Summit County reviewing 3,000+ applications for short-term rental permits with June 1 deadline approaching
Summit County rolled out its regulations for short-term rental properties on unincorporated county land in March. Since then, the county has received thousands of permit applications from property owners, and the county’s planning department said it’s taking much longer than anticipated to process them.
At the Summit Board of County Commissioner’s regular work session Tuesday morning, county Planning Director Don Reimer and planning technician Danelle Hood gave a rundown of where things stand with the regulatory system in its first three months. The deadline for applications is June 1, and after June 30, any properties renting out units for 30 or fewer days without a permit will be considered in violation of county code.
As of Tuesday, the county recorded 3,022 applications for short-term rental permits. Of those applications, 105 have been approved. Seventeen were denied — mostly because they were properties outside the county’s jurisdiction. Reimer said the county expects 4,000 to 4,500 total applications by the June 1 deadline.
The county has collected $317,830 in permit application fees. Applicants who were rejected due to rectifiable clerical errors got their money back.
Hood said the process for getting through the applications has taken much longer than expected. It takes an average of 10 minutes for a county worker in each of the four county departments involved in the process to review each application, and with thousands to get through, the process has been a slog.
Hood said the county still plans on getting the “vast majority” of applications reviewed by June 30 but that there will be a smaller portion of applications with more complex situations that will take more time to process.
Pending applicants who have not received a confirmation email from the county approving or denying their application will be safe from enforcement beyond June 30 until their application is reviewed.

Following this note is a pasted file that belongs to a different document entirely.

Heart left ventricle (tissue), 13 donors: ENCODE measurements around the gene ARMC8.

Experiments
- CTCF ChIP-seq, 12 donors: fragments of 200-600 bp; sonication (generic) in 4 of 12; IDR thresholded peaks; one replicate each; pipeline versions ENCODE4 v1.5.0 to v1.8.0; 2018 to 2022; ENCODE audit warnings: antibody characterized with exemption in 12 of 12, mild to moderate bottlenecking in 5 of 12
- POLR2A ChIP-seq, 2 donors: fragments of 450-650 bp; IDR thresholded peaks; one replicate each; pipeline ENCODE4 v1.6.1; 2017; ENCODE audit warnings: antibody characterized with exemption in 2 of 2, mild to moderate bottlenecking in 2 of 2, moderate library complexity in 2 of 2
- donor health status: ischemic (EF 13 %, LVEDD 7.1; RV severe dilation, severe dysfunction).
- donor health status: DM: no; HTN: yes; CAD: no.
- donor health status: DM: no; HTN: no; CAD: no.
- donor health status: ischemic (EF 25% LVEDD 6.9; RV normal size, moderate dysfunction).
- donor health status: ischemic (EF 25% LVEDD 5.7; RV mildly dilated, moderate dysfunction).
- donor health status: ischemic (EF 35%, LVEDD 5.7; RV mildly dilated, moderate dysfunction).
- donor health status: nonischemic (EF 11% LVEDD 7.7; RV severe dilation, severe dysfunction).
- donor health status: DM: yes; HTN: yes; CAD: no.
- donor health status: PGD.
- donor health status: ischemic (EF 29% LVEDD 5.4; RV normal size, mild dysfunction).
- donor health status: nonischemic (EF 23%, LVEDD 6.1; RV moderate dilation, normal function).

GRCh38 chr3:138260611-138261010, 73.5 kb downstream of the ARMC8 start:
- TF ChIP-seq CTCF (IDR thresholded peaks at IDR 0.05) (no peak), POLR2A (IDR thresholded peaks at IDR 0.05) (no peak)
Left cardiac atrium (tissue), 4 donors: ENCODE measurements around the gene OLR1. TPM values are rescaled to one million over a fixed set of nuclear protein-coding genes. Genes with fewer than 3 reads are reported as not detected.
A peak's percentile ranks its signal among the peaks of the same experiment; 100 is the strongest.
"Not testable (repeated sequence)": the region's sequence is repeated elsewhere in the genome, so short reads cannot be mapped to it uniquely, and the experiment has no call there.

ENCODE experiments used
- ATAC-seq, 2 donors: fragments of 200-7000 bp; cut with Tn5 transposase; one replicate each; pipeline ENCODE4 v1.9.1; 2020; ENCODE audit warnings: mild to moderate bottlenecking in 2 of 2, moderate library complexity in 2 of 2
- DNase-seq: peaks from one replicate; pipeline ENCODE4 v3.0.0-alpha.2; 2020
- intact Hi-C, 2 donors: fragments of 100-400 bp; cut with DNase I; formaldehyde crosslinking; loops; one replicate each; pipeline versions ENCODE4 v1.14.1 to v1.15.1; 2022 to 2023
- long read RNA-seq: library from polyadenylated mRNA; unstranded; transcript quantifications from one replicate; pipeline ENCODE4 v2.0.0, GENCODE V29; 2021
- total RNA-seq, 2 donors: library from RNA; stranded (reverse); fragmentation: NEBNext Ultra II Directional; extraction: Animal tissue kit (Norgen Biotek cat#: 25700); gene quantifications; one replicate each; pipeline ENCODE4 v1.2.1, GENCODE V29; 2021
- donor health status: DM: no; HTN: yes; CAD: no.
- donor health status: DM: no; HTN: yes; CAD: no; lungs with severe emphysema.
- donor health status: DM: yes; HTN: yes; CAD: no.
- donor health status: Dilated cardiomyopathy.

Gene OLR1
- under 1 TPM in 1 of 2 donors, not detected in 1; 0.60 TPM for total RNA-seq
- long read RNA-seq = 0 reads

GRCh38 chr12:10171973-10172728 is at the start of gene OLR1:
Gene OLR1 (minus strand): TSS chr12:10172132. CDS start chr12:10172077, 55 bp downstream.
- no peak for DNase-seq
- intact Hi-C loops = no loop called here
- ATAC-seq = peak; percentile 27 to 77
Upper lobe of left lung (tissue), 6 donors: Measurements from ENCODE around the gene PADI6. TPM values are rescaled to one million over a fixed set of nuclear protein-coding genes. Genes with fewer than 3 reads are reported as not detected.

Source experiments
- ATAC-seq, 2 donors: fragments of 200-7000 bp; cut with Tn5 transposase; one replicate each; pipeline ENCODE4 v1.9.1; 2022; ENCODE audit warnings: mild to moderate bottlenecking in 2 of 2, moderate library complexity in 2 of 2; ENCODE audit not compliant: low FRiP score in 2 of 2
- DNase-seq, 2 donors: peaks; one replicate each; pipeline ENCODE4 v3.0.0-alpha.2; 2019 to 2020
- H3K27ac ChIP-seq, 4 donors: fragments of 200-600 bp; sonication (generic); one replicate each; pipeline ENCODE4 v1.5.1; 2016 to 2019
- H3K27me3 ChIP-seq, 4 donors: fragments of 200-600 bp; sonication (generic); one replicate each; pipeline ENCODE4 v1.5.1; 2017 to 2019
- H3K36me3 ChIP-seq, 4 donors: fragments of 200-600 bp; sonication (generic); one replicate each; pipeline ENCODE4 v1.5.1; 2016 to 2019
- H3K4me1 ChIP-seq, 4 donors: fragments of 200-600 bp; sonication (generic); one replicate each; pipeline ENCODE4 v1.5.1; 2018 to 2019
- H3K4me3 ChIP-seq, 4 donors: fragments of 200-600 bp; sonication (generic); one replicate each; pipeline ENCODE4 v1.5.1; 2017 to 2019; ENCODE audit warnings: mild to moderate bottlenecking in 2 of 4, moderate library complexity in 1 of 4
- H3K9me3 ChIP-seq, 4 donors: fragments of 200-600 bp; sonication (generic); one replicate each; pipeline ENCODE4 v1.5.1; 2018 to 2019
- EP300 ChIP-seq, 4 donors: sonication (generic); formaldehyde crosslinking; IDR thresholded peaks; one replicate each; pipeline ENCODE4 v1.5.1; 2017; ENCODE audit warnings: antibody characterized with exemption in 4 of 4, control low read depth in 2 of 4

From the applicant side of the system, there have been a few technical glitches that Hood said the county is working to correct with the software developer. Some issues appear to be related to specific browsers, and Hood advised applicants to use Chrome or Firefox browsers to fill out their applications.
Hood also urged applicants to review FAQs and instructions the county has uploaded to the permit application page for many of the common issues users are facing. For example, short-term rental permit holders for properties in the town of Breckenridge cannot use the same login for unincorporated Summit properties and will need to create a new account.
In general, the planning department also asked that permit applicants have all the information they need for the application handy, including their sales tax license information, a simplified version of their trash disposal plan, and whether they have a well or municipal water.
The commissioners also were apprised of the state of the short-term rental complaint monitoring system, which has been accepting complaints for properties since January and will log those complaints with individual properties after they are permitted.
Since January, the vendor STR Helper received 45 complaints. Of the complaints, 25 were related to parking, 14 to noise, three to improper trash disposal and two to pets. There was a single trespassing complaint.
To lodge a complaint against a short-term rental unit about nonemergency issues such as parking, noise, traffic or other nuisances, residents may call STR Helper at 970-368-2044 or submit their complaint online through the county’s short-term rental portal at SummitCountyCO.gov/STR.
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